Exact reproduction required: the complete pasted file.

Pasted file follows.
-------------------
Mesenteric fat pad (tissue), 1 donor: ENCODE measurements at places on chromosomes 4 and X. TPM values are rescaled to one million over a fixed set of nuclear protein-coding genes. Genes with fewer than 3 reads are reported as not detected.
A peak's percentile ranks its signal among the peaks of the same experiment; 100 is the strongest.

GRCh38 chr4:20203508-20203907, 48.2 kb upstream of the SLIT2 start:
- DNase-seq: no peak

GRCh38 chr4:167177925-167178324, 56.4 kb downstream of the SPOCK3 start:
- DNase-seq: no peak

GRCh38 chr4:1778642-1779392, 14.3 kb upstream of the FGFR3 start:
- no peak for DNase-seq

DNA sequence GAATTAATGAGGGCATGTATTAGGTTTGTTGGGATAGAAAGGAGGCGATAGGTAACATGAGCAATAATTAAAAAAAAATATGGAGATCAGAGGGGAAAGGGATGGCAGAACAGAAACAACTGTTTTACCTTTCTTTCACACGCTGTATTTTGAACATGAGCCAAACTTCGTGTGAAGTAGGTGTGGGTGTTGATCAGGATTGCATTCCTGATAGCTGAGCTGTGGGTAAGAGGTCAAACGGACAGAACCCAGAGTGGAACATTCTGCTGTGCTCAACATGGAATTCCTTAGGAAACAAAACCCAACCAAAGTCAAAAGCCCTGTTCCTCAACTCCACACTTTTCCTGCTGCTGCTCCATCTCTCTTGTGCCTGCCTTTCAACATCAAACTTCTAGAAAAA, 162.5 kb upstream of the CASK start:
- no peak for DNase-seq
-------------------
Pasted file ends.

Mesenteric fat pad (tissue), 1 donor: ENCODE measurements at places on chromosomes 4 and X. TPM values are rescaled to one million over a fixed set of nuclear protein-coding genes. Genes with fewer than 3 reads are reported as not detected.
A peak's percentile ranks its signal among the peaks of the same experiment; 100 is the strongest.

GRCh38 chr4:20203508-20203907, 48.2 kb upstream of the SLIT2 start:
- DNase-seq: no peak

GRCh38 chr4:167177925-167178324, 56.4 kb downstream of the SPOCK3 start:
- DNase-seq: no peak

GRCh38 chr4:1778642-1779392, 14.3 kb upstream of the FGFR3 start:
- no peak for DNase-seq

DNA sequence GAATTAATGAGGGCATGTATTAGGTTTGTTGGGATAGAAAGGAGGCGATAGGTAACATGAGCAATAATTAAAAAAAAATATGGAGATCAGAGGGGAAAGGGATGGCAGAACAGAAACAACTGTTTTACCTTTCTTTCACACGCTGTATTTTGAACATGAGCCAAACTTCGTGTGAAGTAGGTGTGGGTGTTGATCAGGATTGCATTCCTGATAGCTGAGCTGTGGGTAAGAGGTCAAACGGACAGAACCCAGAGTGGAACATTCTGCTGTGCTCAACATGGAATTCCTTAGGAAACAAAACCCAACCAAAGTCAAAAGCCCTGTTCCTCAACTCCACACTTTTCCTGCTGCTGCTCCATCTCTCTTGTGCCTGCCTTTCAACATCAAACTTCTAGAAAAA, 162.5 kb upstream of the CASK start:
- no peak for DNase-seq